Additionally, both of these products contain a prebiotic, something that can help your baby’s digestive health! This can become especially useful during the transition to solid foods, helping to keep things more balanced. 


For those who want to include juice in their child’s diet, look for sugar-free varieties and consider mixing it half and half with water. This can help to limit their sugar intake and reduce the risk of tooth decay. 

Moreover, unless freshly squeezed, most juices are just empty calories. Therefore, limit juices to six ounces or less a day. Also, keep in mind that this sweet drink can deter your child from drinking the comparatively bland water, so it may be best to wait on this option until they are a little older.

Lastly, remember to avoid sugary options around their nap and bedtimes. Once your child starts developing teeth, these drinks can cause irrefutable damage to their baby teeth. While you may be thinking that they will lose them eventually, those temporary teeth lay the groundwork for their permanent pearly whites! Therefore, make an effort to take care of them!

Frequently Asked Questions — How To Teach Baby To Drink From Open Cup

Are some cups better than others when teaching my child to drink from an open cup?

Initially, the goal is to find a cup that can fit in your child’s hands or one that comes with handles on the sides. If they cannot effectively grasp the glass or it is too heavy, they will likely struggle. Moreover, look for varieties with a wide base. This can help to limit the amount of spillage. Lastly, looking for durable and dishwasher-safe open cups can make clean-up a breeze!

Then, as your child begins to become more accustomed to the concept of drinking from an open cup, begin giving them open cups in different shapes and sizes! This can help them to better adapt to changes and not become too dependent on one design.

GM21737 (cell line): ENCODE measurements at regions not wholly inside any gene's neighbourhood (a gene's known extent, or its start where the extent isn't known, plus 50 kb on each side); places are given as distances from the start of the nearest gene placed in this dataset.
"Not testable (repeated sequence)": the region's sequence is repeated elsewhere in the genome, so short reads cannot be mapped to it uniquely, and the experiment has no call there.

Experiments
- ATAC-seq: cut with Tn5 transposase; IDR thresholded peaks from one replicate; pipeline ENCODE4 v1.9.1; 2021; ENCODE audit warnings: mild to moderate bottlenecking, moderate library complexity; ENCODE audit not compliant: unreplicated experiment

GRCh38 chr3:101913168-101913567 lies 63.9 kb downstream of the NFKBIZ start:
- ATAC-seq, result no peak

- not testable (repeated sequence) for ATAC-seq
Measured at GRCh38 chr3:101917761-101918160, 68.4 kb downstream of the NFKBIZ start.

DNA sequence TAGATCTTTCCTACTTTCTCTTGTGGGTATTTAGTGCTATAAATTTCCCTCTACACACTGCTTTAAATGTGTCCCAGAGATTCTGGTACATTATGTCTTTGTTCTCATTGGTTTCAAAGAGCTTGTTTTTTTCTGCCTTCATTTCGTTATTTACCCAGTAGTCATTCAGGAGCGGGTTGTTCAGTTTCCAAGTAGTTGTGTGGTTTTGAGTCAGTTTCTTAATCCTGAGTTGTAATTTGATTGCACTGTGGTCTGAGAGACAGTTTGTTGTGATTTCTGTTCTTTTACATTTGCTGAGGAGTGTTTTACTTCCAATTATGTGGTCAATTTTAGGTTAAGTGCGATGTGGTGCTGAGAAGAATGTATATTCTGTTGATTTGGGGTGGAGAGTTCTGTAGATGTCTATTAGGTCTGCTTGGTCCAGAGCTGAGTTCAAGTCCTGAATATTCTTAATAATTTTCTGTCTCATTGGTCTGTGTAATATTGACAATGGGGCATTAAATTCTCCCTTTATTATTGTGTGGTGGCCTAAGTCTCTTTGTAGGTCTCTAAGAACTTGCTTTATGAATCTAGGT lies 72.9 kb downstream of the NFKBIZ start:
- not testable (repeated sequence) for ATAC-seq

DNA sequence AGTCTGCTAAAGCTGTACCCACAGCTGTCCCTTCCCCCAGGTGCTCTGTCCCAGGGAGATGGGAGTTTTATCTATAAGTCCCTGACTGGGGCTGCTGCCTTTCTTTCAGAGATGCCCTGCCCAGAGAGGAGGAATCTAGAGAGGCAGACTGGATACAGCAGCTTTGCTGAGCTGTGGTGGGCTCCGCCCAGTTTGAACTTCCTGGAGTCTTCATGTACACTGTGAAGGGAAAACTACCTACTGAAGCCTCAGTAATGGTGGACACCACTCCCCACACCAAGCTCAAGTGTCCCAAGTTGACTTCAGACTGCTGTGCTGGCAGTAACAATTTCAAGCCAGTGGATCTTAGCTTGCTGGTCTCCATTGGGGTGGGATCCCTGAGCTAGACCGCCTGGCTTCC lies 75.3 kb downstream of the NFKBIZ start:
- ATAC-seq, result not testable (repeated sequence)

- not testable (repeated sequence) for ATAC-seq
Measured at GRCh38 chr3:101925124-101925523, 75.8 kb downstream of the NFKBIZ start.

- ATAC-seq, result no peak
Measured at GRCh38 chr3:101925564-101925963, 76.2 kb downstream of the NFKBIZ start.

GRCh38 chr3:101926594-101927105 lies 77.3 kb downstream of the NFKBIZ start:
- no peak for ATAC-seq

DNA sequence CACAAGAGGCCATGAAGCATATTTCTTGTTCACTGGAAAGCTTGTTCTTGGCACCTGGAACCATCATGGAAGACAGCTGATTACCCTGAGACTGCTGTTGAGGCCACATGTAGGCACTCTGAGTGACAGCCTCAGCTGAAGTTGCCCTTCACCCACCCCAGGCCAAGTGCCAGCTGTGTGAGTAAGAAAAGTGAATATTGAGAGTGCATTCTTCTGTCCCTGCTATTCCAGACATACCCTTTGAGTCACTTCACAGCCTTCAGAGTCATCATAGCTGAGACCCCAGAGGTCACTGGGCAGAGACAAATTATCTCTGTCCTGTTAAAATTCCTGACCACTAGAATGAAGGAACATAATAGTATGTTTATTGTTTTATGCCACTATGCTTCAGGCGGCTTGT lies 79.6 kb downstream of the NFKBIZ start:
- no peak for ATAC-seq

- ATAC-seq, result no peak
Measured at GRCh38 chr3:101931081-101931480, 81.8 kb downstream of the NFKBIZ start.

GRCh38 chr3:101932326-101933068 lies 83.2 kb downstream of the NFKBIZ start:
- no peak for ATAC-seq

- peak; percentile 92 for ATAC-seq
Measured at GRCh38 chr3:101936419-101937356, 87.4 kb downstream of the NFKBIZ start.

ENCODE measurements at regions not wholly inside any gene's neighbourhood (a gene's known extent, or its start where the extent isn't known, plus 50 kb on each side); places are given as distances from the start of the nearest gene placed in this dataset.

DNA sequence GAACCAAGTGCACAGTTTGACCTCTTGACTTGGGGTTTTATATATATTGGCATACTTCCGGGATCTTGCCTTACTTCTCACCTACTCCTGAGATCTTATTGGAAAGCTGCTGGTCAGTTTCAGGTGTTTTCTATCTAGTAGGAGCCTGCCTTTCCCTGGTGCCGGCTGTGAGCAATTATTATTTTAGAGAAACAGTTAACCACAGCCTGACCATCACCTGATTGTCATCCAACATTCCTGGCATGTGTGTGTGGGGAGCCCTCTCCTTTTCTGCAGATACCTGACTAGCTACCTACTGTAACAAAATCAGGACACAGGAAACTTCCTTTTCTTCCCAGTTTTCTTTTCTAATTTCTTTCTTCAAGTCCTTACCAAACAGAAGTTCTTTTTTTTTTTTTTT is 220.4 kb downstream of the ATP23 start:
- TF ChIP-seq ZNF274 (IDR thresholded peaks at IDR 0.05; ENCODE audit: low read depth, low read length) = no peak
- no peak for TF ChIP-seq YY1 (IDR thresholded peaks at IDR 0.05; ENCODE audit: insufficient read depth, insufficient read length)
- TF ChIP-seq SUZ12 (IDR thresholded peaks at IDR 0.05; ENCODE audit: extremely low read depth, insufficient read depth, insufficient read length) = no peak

Can I skip using a sippy cup altogether?

Absolutely! In fact, this common baby utensil actually halts your child from learning a real-life skill. Sippy cups are something used only by young children and then they are discarded to never be thought of again. 

Conversely, your child will use an open cup until they are old and grey! Thus, if you choose to skip purchasing this item, you will either extend your bottle usage for a bit or jumpstart your ability to drink from an open cup!

Can I let my baby use a straw cup?

It is always best to focus on one technique at a time. A straw cup is going to be similar to a bottle or a sippy cup in the sense that they suck and then swallow instead of pouring and swallowing. 

If you are making progress with the open cup, using the straw cup could actually cause your child to revert back to old habits and start to struggle with the new concept that they are trying to learn. Thus, until they are a master at drinking like a big kid, it is best to hold off!

Final Thoughts

Learning to drink from an open cup is going to take time, patience, and a good number of towels! However, studies have shown that the incidence of an injury from falling with an open cup is far less than that of a bottle or a sippy cup. 

In fact, over a ten-year span, a study found that 65.3% of injuries to children under the age of three were caused by their bottle and 14.3% by their sippy cups. This can easily be avoided by teaching them this essential life skill!


  1. Bottle Tooth Decay…, www.mouthhealthy.org
  2. Bottle Feeding at Age 2 Raises Obesity Risk, www.webmd.com
  3. What Should Kids Drink? Water, Milk, Juice, Soda, www.webmd.com
  4. Injuries associated with bottles, pacifiers, and sippy cups in the United States, 1991-2010, pubmed.ncbi.nlm.nih.gov

Heidi Butler    

Heidi is a wife, mother, Newfie owner, writer and Meteorologist. She was born and raised in Texas and has worked in the broadcast industry for going on a decade.